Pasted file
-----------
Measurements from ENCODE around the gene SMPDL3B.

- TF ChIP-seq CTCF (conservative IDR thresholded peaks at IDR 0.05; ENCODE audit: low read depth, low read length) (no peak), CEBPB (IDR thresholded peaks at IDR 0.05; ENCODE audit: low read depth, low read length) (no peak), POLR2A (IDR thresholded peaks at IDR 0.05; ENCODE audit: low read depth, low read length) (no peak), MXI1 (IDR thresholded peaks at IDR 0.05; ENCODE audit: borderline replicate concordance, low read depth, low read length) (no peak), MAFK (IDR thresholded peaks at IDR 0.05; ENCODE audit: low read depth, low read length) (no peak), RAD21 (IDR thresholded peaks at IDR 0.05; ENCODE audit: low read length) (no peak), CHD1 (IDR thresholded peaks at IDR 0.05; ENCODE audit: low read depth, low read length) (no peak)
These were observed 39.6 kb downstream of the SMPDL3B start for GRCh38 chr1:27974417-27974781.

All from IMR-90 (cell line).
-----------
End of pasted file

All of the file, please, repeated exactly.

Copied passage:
Measurements from ENCODE around the gene SMPDL3B.

- TF ChIP-seq CTCF (conservative IDR thresholded peaks at IDR 0.05; ENCODE audit: low read depth, low read length) (no peak), CEBPB (IDR thresholded peaks at IDR 0.05; ENCODE audit: low read depth, low read length) (no peak), POLR2A (IDR thresholded peaks at IDR 0.05; ENCODE audit: low read depth, low read length) (no peak), MXI1 (IDR thresholded peaks at IDR 0.05; ENCODE audit: borderline replicate concordance, low read depth, low read length) (no peak), MAFK (IDR thresholded peaks at IDR 0.05; ENCODE audit: low read depth, low read length) (no peak), RAD21 (IDR thresholded peaks at IDR 0.05; ENCODE audit: low read length) (no peak), CHD1 (IDR thresholded peaks at IDR 0.05; ENCODE audit: low read depth, low read length) (no peak)
These were observed 39.6 kb downstream of the SMPDL3B start for GRCh38 chr1:27974417-27974781.

All from IMR-90 (cell line).